The village of Chryston is in the North Lanarkshire area of central Scotland. It lies to the north of the main A80 trunk road, midway between Glasgow and Cumbernauld and the Chryston area includes Crowwood, Muirhead, Mount Ellen and Moodiesburn.

From 1535, the name of the village is entered as Chrystinsone, Christinston, Crysterstown, Criston and Crystown. The changes in spelling would be dependent on the rent collector and his limit of education. Obviously the name would appear to be derived from Christ’s Town, and therefore the connection of the area with the activities of the church. Information on the actual development of Chryston in these early days is sparse, but standing as it did on the roads from Glasgow to Falkirk and Stirling and from Kirkintilloch to the south its situation must have appealed to many travellers of the time. A survey map of 1795 shows its line. There are some dwellings marked in “Cryston” but no indication at all of Muirhead.

The larger houses of Bedlay, Gartferry and Garnkirk are shown and also Claudhall and Drumgarel (Drumcavil), in addition to the named farms of today: Davidston (1747), Muckcroft, Peathill and Blacklands.

In 1843, the Chryston Funeral Society was instituted. Its articles, 21 in number (revised and corrected in 1868), defined its boundary as the district of Chryston, and stipulated that any Member residing beyond the boundary must appoint a substitute within the bounds, to answer for his or her payments; each person must be above 15 years and not above 40 years of age in good health and free from any hereditary disease.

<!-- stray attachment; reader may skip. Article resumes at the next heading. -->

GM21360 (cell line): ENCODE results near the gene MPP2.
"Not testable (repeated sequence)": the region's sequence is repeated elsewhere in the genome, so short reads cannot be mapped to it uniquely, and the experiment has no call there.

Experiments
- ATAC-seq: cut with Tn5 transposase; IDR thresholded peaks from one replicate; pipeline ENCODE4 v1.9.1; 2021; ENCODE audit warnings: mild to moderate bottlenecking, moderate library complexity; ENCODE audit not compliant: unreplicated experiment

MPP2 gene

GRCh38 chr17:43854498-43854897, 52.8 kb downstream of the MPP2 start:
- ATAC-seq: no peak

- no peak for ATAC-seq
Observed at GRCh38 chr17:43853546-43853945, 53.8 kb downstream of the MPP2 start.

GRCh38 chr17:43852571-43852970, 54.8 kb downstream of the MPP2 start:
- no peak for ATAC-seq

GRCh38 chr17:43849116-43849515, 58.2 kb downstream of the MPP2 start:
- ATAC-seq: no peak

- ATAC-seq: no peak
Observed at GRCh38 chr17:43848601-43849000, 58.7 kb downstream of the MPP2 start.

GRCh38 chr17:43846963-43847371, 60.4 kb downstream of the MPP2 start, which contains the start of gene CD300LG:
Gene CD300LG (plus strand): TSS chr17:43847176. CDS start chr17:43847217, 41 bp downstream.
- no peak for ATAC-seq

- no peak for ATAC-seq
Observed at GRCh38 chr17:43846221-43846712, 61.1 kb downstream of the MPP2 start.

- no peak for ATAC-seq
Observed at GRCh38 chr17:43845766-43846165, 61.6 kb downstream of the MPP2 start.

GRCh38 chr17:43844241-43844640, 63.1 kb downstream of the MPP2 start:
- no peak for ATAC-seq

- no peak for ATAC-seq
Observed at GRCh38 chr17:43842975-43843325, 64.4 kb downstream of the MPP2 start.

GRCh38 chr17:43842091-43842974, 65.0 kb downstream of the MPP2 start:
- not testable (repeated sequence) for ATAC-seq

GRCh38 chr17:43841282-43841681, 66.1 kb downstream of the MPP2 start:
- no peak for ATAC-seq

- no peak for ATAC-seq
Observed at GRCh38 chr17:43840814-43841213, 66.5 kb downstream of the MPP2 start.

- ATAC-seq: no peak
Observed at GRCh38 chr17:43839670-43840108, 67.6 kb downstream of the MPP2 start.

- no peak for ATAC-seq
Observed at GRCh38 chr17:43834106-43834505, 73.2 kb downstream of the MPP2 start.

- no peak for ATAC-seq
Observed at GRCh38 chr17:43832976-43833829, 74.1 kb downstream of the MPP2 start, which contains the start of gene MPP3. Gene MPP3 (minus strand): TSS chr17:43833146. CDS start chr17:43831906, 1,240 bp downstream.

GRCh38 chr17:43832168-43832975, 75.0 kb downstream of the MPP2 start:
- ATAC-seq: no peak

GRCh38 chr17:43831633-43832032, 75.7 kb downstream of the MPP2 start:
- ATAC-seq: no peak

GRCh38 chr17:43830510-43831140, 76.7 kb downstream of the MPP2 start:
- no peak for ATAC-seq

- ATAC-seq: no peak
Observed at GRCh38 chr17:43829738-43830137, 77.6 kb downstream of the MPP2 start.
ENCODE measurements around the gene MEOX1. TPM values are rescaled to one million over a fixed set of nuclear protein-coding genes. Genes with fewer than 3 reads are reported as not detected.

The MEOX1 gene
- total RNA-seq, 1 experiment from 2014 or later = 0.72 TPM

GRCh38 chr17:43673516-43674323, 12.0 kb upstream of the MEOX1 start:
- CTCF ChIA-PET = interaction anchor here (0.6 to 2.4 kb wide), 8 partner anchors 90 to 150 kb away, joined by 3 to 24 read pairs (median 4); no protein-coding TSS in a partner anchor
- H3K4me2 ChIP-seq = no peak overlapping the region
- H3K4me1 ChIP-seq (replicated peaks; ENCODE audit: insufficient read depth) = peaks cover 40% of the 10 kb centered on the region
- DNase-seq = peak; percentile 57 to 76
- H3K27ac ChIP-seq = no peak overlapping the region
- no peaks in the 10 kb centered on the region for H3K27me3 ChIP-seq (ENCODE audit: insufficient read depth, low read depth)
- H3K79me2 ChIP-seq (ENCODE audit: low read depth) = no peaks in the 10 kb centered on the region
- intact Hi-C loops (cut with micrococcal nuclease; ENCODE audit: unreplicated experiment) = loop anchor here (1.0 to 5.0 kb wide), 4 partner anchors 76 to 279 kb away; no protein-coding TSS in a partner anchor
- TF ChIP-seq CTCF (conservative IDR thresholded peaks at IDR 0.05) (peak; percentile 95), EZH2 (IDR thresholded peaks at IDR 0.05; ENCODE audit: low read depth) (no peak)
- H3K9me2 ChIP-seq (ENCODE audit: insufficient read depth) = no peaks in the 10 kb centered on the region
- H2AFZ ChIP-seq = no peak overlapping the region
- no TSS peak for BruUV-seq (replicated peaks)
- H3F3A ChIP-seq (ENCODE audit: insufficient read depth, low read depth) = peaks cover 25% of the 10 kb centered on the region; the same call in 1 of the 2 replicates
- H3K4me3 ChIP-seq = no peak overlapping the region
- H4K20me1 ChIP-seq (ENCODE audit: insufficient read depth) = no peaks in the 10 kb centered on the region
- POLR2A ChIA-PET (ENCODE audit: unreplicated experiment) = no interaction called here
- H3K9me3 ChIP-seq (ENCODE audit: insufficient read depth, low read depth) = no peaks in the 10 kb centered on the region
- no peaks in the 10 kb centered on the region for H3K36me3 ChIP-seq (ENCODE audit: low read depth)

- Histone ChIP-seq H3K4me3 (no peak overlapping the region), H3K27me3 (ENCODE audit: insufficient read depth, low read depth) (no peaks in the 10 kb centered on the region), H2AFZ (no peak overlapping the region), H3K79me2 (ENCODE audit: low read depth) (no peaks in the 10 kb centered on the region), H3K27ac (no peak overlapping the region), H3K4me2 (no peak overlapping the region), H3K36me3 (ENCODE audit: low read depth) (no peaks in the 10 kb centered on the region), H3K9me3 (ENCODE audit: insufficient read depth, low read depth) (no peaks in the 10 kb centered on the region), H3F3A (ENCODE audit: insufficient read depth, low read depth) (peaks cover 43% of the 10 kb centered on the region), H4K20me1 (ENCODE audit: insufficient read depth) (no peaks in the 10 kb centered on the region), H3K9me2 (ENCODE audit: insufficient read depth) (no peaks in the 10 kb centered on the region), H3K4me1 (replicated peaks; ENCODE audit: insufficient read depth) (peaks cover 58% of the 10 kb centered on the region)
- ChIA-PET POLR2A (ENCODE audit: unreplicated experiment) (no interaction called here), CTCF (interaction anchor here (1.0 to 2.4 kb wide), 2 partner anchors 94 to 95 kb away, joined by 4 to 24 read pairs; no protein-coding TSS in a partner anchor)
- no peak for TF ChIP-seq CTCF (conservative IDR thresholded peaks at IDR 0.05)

By 1861, the population had risen to 617 in 129 occupied houses, which was the highest number reached before the end of the century. By that time, Chryston boasted two churches with large manses set in a substantial acreage of ground, schools adjoining both churches, a ladies’ school, blacksmiths’ forges near to each church, a burial ground provided in 1825 next to the Chapel of Ease, and a new one at Bedlay, in 1861, required because all the lairs in the first ground had been taken up.

Poet Laureate Walter Watson lived and died here (1780-1854). Watson, son of a weaver, had a chequered life. He was principally a weaver but he spent time as a farm hand, a sawyer, three years soldiering, and working in a print work. He was for a time secretary of the local branch of the Weavers’ Union. He married a local farmer’s daughter and had a family of nine to support. He found he had the ability to pen rhymes in a simple manner and on topics known to his listeners. Some of these were later published, and some put to music. He became known as the “Poet Laureate” of Chryston, and his fame spread throughout the parish of Cadder. The granite obelisk which stands in Chryston Parish churchyard marks his birthplace, and his grave can be found in the lee of the church next the dividing wall.